I am making a clock, using 6 rather large 8 segment blue LED displays. The circuit below is for one of the displays. All the displays run their grounds through the same N-MOSFET at the bottom right, and this is controlled by an Arduino with PWM to control the display's brightness.

I am running the 12V through the Arduino (via Vin). I am worried about the current that the displays will be drawing. I calculated (I am a noob) that I need a 105 ohm current limiting resistor on each of the 3 LED segments in order to get 20mA of current to drive the blue LEDs. If each segment draws 20mA, then an 8 segment display will draw 8x20mA=160mA of current. And so the clock will draw 6x160mA=960mA of current, if it is at maximum brightness. Is this correct?

I have a few question: Is that too much to run through the Arduino? Is that too much to run through a Cat5 cable? Would it be better to have a dedicated power supply for the Displays?

Thank you your help,


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  • \$\begingroup\$ Running an amp through an Arduino Uno (whch I'm guessing is the model you have, there are thousands of different Arduinos) is only a problem if you're running it through the regulator. The piddly little regulator can barely handle 100mA before overheating, but if you're taking power from the Vin pin, then it's basically coming straight from your power brick and should be ok. PoE runs up to 0.6A through Cat5, how are you going to use it? Are you going to use the whole cable just for power (which should work just fine) or are you going to use a single pair to carry all the current? \$\endgroup\$ – Sam Jan 30 '17 at 21:18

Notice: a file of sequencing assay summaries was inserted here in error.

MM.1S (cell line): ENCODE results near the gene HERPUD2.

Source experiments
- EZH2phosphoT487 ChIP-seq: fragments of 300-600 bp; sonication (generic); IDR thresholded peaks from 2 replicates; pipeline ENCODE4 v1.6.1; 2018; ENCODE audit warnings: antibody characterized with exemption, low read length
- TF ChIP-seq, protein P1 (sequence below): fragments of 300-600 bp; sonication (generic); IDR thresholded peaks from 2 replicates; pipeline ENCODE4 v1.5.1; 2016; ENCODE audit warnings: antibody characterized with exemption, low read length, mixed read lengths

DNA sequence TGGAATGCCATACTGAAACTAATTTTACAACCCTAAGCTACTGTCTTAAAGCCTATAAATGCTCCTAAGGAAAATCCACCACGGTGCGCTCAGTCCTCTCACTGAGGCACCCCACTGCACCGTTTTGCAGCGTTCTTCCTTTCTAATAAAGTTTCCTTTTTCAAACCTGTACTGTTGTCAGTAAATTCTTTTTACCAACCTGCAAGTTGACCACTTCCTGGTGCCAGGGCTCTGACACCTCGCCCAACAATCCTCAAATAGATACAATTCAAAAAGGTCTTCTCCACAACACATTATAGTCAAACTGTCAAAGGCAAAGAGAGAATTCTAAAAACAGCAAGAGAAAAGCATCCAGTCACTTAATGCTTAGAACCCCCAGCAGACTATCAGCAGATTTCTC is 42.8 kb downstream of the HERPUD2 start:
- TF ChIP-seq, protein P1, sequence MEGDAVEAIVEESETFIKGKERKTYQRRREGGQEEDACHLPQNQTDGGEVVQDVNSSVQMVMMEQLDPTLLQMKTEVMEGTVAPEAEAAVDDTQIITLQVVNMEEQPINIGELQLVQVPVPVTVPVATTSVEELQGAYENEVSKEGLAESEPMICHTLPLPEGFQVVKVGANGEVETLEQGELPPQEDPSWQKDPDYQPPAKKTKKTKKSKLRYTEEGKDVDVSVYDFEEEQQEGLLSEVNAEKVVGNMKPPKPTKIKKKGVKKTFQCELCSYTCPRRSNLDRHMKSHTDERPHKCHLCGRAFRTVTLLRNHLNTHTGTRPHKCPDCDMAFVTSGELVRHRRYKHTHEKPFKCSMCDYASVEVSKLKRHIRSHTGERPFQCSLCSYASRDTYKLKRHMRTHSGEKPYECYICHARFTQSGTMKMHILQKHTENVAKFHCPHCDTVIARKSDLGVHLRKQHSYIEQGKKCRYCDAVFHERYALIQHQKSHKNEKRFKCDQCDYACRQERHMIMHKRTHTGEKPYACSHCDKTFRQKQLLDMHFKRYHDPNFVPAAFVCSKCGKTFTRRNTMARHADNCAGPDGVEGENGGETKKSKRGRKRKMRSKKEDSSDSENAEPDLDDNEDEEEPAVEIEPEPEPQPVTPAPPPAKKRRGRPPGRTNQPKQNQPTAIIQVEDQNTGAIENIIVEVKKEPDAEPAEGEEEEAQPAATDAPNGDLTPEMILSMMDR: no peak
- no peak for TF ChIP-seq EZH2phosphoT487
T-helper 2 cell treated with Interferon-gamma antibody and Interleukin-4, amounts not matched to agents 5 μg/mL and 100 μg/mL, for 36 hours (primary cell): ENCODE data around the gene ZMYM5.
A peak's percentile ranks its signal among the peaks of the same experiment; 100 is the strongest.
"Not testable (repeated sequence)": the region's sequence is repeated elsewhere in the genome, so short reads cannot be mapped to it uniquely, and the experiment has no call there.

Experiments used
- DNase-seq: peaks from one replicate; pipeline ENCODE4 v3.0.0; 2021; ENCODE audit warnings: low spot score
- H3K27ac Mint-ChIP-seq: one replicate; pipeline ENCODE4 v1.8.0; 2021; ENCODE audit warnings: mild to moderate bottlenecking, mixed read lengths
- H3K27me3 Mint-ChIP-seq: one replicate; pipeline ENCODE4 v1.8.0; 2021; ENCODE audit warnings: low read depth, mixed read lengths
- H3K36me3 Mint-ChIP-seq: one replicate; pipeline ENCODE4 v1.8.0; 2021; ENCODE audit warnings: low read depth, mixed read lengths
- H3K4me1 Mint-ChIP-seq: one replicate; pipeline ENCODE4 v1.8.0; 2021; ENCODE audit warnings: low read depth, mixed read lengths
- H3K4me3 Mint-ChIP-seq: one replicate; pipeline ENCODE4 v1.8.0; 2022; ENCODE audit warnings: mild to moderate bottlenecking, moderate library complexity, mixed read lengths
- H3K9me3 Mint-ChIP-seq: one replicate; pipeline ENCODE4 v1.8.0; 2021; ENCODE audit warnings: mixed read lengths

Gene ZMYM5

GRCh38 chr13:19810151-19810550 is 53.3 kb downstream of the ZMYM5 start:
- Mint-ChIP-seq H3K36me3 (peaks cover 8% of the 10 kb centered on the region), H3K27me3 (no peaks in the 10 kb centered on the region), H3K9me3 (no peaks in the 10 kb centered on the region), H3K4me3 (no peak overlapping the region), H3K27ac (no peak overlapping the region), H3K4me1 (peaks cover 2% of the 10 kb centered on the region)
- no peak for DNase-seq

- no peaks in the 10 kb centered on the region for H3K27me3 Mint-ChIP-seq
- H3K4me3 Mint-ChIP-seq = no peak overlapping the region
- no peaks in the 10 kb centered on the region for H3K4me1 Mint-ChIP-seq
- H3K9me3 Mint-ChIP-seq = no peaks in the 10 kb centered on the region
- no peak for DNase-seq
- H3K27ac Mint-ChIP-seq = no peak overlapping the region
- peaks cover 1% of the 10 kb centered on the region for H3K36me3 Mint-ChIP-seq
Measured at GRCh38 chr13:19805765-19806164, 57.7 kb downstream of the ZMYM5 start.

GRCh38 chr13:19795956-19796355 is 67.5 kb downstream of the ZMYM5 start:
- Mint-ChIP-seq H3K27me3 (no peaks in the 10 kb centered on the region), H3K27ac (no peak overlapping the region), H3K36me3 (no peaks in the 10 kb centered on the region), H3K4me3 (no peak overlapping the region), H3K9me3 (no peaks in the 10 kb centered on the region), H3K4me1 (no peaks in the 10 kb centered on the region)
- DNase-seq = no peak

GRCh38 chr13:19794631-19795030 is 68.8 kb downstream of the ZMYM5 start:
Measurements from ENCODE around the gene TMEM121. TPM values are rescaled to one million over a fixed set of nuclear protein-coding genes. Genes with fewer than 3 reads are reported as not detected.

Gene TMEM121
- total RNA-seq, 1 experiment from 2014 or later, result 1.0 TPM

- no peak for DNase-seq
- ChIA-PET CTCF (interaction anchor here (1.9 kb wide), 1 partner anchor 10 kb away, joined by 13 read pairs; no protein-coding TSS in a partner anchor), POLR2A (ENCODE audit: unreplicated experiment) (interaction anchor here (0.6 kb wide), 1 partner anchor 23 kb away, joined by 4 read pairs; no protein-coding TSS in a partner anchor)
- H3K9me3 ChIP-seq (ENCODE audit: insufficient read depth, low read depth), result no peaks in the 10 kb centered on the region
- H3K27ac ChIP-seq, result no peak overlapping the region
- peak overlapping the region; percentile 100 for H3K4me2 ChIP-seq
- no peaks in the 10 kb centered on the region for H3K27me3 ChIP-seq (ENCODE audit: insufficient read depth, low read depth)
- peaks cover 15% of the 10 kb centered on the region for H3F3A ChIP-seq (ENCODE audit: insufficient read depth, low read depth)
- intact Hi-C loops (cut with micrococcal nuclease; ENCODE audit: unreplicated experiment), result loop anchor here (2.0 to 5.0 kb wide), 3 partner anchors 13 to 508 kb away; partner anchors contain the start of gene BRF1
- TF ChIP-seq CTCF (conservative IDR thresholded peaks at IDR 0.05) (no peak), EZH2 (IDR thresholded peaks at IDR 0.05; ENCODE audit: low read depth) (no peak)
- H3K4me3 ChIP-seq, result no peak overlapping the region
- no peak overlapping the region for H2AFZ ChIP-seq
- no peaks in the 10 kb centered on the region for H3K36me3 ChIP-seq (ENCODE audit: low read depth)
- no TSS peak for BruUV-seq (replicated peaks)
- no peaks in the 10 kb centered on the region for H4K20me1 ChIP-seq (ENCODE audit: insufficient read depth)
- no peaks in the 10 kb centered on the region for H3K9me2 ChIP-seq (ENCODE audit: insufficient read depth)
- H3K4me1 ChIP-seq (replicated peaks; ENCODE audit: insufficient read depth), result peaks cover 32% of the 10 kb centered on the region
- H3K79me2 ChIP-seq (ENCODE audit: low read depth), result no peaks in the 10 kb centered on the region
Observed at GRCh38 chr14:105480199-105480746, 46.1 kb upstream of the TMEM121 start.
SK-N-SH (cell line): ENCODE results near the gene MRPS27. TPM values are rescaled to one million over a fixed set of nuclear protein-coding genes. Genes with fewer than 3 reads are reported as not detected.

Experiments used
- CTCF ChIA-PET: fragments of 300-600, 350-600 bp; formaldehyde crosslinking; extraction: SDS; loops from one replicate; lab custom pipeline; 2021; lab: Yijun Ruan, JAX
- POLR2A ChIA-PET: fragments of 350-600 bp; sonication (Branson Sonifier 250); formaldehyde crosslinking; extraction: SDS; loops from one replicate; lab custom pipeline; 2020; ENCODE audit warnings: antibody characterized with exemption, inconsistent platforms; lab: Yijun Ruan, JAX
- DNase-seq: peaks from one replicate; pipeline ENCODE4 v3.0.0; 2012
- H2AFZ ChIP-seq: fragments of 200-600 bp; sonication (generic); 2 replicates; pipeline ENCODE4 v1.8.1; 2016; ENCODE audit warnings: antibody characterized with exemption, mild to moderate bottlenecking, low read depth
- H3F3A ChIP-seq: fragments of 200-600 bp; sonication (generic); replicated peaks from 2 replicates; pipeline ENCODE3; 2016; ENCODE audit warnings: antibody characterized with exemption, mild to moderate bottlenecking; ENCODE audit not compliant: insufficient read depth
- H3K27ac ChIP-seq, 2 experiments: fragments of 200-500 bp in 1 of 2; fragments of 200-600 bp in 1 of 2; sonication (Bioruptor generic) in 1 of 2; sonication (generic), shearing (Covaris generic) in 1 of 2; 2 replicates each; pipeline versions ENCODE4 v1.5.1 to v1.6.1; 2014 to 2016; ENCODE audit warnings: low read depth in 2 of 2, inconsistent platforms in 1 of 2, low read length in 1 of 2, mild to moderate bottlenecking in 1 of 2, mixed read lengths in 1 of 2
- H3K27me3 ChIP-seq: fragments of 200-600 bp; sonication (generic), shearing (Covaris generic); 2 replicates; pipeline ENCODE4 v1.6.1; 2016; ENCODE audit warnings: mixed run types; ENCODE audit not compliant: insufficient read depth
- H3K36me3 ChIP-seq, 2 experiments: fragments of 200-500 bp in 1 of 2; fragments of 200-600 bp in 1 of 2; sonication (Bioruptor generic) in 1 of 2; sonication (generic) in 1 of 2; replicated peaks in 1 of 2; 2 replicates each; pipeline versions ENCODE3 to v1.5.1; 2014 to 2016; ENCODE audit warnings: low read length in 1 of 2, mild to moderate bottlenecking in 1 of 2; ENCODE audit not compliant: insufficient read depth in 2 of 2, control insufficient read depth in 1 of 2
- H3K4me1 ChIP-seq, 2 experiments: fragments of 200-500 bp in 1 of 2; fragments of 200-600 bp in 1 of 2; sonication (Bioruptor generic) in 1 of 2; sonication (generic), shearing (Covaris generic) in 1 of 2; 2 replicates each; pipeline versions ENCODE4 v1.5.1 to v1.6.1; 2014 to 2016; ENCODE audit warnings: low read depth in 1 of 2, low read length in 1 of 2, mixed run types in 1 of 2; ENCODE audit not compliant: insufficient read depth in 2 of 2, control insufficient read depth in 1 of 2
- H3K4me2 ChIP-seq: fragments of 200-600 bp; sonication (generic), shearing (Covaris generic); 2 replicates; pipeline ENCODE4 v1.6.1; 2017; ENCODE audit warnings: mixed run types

• \$\begingroup\$ I was going to use a single pair in the Cat5, as I need the others for SPI. I guess a local power supply for the displays is in order, since the current is greater than 600mA. Is my reasoning for the current correct? \$\endgroup\$ – Fed Jan 30 '17 at 21:35
  • \$\begingroup\$ There's no reason you couldn't push 2A down regular Cat5 (the wires are pretty similar to USB phone charging cables), it's just that the smaller the wire gauge and the higher the current, the more voltage drop you get. But as long as the voltage coming out the end under load is high enough to run the LEDs you're fine. Maybe try putting a big ol' resistor to stand in for the ~amp draw of the display on one end of the Cat5 and see what voltage you get. But 3 blue leds in series is going to need somewhere around 9-11V (you might have to drop the series resistors down a bit from 110 ohms) \$\endgroup\$ – Sam Jan 30 '17 at 21:54
  • \$\begingroup\$ When I run the 12V through the Arduino (via Vin), the regulator onboard heats up quite a bit. The Arduino crashes after a while. It seems to me that this should not be happening. Any idea why this would occur? If I have a separate power source for the LEDs, and keep the Arduino supply below 9V, the regulator does not heat up and it does not crash. Strange, but I guess I will go with a dedicated supply for the LEDs. \$\endgroup\$ – Fed Jan 31 '17 at 19:52